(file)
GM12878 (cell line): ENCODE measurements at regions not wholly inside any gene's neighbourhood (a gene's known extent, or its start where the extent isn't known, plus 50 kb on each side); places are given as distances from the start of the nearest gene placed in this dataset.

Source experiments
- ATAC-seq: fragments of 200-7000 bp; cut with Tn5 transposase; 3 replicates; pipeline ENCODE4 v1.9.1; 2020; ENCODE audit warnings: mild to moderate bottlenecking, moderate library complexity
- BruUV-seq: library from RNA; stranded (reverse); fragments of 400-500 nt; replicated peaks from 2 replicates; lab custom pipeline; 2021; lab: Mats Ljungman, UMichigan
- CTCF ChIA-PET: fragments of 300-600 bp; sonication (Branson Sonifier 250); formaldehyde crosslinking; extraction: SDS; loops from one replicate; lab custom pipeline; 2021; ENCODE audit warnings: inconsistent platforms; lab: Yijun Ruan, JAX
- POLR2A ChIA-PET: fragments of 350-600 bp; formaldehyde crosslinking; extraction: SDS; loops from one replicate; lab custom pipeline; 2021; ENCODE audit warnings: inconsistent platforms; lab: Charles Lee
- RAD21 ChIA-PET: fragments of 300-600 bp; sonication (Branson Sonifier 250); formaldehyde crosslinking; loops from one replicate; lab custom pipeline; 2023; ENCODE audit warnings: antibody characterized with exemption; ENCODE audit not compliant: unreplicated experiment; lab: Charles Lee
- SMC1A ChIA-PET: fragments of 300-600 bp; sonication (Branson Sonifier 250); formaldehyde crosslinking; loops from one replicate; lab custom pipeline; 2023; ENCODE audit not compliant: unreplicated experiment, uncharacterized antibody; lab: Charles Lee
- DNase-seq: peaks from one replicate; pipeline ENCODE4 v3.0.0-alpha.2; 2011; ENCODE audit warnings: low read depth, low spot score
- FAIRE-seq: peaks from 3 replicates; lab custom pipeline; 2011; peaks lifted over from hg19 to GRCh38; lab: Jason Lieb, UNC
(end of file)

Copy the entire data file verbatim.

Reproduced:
GM12878 (cell line): ENCODE measurements at regions not wholly inside any gene's neighbourhood (a gene's known extent, or its start where the extent isn't known, plus 50 kb on each side); places are given as distances from the start of the nearest gene placed in this dataset.

Source experiments
- ATAC-seq: fragments of 200-7000 bp; cut with Tn5 transposase; 3 replicates; pipeline ENCODE4 v1.9.1; 2020; ENCODE audit warnings: mild to moderate bottlenecking, moderate library complexity
- BruUV-seq: library from RNA; stranded (reverse); fragments of 400-500 nt; replicated peaks from 2 replicates; lab custom pipeline; 2021; lab: Mats Ljungman, UMichigan
- CTCF ChIA-PET: fragments of 300-600 bp; sonication (Branson Sonifier 250); formaldehyde crosslinking; extraction: SDS; loops from one replicate; lab custom pipeline; 2021; ENCODE audit warnings: inconsistent platforms; lab: Yijun Ruan, JAX
- POLR2A ChIA-PET: fragments of 350-600 bp; formaldehyde crosslinking; extraction: SDS; loops from one replicate; lab custom pipeline; 2021; ENCODE audit warnings: inconsistent platforms; lab: Charles Lee
- RAD21 ChIA-PET: fragments of 300-600 bp; sonication (Branson Sonifier 250); formaldehyde crosslinking; loops from one replicate; lab custom pipeline; 2023; ENCODE audit warnings: antibody characterized with exemption; ENCODE audit not compliant: unreplicated experiment; lab: Charles Lee
- SMC1A ChIA-PET: fragments of 300-600 bp; sonication (Branson Sonifier 250); formaldehyde crosslinking; loops from one replicate; lab custom pipeline; 2023; ENCODE audit not compliant: unreplicated experiment, uncharacterized antibody; lab: Charles Lee
- DNase-seq: peaks from one replicate; pipeline ENCODE4 v3.0.0-alpha.2; 2011; ENCODE audit warnings: low read depth, low spot score
- FAIRE-seq: peaks from 3 replicates; lab custom pipeline; 2011; peaks lifted over from hg19 to GRCh38; lab: Jason Lieb, UNC